Public internet access in Cuba usually comes at a steep price — a local may have to use a week’s wages just to spend an hour emailing their family overseas. However, they now have a much, much more reasonable option. The country’s state-run telecom, ETECSA, recently approved the country’s first free public WiFi. Cubans who can reach a cultural center in Havana can now use the shared DSL line of a well-known artist (Kcho) as much as they want. The 2Mbps connection is pokey by most standards, but the no-cost approach means that locals don’t have to give up what spending power they have just to get online.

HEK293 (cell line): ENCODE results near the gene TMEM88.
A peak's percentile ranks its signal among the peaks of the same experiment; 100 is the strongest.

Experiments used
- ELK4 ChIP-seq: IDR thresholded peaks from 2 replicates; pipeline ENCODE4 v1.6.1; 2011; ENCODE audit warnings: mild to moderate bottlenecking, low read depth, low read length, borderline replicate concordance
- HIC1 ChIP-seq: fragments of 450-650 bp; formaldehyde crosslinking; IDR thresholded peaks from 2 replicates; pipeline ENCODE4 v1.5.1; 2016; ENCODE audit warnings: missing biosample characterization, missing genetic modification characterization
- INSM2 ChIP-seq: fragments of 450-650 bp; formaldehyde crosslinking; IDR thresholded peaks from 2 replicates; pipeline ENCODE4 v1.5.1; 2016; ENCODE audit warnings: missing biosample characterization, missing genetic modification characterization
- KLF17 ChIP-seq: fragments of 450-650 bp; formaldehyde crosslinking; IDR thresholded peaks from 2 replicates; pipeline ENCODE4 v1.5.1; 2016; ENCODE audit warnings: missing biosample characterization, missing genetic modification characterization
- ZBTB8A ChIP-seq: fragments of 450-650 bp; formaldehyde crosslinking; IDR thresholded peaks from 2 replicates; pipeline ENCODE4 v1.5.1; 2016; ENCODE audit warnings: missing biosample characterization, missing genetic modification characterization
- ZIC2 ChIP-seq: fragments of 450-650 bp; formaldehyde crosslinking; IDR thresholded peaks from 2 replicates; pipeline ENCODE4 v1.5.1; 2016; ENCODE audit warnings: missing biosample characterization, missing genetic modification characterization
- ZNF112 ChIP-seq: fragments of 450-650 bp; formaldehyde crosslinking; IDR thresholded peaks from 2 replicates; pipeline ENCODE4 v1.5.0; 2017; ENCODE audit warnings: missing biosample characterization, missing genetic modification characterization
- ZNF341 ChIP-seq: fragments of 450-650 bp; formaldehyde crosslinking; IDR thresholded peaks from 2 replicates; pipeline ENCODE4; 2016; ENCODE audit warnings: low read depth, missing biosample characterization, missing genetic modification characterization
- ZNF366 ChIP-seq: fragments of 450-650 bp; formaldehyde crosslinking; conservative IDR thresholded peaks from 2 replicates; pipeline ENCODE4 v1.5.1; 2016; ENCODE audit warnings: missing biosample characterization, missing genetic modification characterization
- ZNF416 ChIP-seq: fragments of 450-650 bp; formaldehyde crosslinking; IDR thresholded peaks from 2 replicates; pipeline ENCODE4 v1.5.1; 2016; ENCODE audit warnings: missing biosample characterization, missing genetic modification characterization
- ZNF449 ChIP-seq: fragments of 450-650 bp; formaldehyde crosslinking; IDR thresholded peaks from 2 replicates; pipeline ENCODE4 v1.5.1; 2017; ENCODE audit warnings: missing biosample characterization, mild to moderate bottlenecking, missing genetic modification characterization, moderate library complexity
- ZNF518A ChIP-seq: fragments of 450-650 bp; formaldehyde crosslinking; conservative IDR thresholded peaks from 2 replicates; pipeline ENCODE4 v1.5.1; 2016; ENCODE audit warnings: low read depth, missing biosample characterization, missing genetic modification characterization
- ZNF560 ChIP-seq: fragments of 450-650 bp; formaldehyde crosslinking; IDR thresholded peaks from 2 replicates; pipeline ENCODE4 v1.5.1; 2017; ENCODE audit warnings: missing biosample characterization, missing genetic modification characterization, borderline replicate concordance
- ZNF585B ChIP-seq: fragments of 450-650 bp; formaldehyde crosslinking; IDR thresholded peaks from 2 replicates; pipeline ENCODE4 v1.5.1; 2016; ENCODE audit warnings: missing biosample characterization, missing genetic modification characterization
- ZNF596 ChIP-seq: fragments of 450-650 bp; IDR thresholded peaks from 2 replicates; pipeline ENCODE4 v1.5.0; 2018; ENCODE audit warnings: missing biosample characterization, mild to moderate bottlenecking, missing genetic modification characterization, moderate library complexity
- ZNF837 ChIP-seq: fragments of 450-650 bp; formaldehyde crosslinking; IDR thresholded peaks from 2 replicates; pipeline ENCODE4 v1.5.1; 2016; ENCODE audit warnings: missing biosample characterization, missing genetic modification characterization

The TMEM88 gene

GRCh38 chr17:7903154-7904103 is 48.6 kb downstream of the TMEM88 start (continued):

Don’t expect these hotspots to pop up in other areas, at least not yet. The hotspot is only available because Kcho volunteered to leave his WiFi open, and his closeness to the Cuban government gave him an edge in negotiations that others probably wouldn’t have. All the same, it’s a big step for a nation where internet access is rare even in public, let alone at home — many residents could get a first taste of services that you probably take for granted.